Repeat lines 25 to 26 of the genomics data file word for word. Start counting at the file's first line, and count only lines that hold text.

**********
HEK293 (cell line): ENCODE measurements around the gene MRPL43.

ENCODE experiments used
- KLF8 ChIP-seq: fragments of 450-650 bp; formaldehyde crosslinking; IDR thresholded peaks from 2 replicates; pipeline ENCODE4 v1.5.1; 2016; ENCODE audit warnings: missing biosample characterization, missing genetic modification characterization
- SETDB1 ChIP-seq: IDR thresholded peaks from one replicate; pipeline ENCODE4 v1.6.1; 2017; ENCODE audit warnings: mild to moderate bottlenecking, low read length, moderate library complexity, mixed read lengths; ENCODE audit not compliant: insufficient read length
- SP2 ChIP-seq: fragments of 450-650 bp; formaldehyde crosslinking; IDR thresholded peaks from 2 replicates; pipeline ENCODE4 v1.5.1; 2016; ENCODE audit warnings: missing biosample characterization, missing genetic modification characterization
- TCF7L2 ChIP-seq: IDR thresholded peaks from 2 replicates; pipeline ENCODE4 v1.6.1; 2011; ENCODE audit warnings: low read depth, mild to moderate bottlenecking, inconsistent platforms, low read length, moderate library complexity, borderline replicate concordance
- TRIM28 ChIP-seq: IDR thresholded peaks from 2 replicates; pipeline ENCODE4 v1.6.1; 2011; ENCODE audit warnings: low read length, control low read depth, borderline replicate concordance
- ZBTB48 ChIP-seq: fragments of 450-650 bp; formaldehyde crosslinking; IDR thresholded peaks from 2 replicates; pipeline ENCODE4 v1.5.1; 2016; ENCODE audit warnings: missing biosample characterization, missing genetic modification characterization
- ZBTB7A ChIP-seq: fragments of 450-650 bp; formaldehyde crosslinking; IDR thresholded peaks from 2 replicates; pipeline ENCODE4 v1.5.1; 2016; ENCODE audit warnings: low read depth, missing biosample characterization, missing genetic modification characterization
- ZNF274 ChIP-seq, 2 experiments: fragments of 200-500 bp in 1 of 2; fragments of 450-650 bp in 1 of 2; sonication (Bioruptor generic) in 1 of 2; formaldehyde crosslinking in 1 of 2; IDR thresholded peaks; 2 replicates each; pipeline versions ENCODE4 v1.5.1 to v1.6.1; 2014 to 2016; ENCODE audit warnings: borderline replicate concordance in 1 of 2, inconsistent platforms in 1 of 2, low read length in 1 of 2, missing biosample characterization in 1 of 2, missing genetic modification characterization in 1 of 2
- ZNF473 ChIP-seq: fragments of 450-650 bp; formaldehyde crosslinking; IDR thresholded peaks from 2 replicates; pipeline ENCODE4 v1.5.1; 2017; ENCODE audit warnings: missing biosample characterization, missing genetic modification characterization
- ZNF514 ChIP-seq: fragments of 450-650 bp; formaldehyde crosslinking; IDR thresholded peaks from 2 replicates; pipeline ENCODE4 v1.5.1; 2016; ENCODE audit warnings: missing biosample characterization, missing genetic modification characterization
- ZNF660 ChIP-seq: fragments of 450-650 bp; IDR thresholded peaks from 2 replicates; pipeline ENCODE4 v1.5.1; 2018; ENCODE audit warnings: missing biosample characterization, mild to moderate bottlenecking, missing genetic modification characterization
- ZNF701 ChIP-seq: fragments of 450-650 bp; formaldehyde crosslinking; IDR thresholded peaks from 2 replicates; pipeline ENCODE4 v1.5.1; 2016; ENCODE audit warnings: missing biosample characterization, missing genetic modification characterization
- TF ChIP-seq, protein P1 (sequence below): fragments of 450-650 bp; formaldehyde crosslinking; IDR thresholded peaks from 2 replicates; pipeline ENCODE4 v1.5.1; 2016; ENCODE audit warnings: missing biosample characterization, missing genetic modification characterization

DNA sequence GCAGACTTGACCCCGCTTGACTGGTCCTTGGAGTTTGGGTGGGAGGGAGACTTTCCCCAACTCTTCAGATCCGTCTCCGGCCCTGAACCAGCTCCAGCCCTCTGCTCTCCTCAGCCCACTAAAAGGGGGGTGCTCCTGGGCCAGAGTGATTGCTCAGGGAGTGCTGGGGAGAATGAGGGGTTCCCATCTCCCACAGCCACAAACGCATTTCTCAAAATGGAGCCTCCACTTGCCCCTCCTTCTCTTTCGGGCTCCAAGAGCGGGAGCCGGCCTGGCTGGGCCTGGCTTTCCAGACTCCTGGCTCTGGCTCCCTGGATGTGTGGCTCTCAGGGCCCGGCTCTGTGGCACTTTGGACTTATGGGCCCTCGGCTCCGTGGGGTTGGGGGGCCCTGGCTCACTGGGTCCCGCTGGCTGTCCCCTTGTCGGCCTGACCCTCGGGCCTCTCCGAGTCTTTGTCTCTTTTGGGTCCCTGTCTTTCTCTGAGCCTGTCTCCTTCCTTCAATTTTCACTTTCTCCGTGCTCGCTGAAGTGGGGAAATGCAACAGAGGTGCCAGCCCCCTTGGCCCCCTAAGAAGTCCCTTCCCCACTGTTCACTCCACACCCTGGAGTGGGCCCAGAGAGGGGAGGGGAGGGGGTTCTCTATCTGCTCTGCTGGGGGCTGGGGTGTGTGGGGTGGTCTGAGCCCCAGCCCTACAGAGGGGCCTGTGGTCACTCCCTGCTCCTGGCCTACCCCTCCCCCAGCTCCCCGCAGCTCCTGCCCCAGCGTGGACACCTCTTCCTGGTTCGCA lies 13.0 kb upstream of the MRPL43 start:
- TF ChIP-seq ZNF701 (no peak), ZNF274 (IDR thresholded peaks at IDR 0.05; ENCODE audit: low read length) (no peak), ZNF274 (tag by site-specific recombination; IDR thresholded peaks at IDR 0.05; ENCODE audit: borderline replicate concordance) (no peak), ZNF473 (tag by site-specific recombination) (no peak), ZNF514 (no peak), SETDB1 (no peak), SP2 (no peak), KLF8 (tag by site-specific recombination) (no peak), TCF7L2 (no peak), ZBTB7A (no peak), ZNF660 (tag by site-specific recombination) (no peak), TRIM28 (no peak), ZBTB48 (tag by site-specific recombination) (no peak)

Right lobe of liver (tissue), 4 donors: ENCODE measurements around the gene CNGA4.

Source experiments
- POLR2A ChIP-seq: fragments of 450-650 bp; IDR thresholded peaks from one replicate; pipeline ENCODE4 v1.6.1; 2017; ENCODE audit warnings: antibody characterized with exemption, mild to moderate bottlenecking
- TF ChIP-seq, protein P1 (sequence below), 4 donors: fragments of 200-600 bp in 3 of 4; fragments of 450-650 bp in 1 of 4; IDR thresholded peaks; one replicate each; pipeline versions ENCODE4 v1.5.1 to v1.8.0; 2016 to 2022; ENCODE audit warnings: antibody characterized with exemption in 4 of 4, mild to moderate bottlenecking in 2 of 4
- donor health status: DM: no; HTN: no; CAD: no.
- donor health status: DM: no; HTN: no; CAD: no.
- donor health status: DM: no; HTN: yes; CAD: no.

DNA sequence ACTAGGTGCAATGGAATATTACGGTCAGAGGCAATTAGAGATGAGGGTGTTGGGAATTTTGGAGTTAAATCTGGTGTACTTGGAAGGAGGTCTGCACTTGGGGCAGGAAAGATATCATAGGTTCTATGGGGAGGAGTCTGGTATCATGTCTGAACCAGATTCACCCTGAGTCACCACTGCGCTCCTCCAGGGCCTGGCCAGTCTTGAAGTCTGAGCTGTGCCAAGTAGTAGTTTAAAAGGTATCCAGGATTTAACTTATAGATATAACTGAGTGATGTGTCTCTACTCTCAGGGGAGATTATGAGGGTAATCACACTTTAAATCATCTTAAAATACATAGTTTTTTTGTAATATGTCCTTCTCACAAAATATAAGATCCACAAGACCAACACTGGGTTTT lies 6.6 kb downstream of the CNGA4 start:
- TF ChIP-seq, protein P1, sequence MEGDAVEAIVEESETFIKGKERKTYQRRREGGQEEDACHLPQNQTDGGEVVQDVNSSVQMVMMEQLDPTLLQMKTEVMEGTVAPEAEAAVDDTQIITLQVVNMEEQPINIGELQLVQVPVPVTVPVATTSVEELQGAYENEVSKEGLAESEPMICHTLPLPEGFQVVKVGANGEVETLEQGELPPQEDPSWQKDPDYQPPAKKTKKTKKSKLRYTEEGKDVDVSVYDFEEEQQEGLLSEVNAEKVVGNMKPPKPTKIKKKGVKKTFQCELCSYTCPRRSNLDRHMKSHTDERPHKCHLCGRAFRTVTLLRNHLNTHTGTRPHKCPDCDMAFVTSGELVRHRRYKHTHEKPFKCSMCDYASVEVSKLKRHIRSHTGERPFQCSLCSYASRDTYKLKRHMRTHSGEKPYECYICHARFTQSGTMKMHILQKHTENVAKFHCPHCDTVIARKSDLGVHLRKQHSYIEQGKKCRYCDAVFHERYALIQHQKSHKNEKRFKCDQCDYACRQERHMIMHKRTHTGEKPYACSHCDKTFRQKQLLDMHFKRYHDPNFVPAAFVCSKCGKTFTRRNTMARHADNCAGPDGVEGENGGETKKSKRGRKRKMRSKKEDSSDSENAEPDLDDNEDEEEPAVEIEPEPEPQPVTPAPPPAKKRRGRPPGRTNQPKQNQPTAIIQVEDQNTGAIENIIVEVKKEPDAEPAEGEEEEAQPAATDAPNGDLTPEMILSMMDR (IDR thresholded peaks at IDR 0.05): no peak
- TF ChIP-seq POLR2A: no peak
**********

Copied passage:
DNA sequence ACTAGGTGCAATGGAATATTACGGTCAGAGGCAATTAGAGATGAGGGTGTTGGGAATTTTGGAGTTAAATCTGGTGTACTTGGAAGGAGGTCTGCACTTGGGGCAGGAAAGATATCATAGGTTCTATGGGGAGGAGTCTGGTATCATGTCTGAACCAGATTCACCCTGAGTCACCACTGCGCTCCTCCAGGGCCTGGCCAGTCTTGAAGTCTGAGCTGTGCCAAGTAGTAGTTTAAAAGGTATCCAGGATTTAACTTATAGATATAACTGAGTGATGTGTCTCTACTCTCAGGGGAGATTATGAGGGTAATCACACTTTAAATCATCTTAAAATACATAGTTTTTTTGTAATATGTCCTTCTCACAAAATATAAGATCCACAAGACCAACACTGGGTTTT lies 6.6 kb downstream of the CNGA4 start:
- TF ChIP-seq, protein P1, sequence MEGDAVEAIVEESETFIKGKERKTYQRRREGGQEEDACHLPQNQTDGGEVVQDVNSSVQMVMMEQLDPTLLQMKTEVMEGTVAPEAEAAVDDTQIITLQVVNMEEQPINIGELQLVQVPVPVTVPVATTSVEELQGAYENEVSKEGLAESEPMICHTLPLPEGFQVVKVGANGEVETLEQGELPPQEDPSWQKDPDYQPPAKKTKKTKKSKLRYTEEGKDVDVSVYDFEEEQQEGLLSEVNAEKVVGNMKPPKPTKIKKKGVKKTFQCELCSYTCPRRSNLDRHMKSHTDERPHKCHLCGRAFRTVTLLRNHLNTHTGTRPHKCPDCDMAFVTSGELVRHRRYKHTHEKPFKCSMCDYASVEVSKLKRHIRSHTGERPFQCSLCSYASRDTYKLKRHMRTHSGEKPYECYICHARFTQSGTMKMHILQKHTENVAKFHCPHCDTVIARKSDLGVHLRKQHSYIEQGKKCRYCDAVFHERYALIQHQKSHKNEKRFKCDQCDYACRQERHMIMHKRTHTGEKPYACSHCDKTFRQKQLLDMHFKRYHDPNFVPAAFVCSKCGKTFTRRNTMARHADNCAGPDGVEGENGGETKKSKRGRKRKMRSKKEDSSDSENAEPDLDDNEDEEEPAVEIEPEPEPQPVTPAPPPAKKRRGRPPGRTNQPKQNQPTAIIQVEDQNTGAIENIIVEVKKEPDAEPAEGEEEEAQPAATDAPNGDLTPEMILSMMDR (IDR thresholded peaks at IDR 0.05): no peak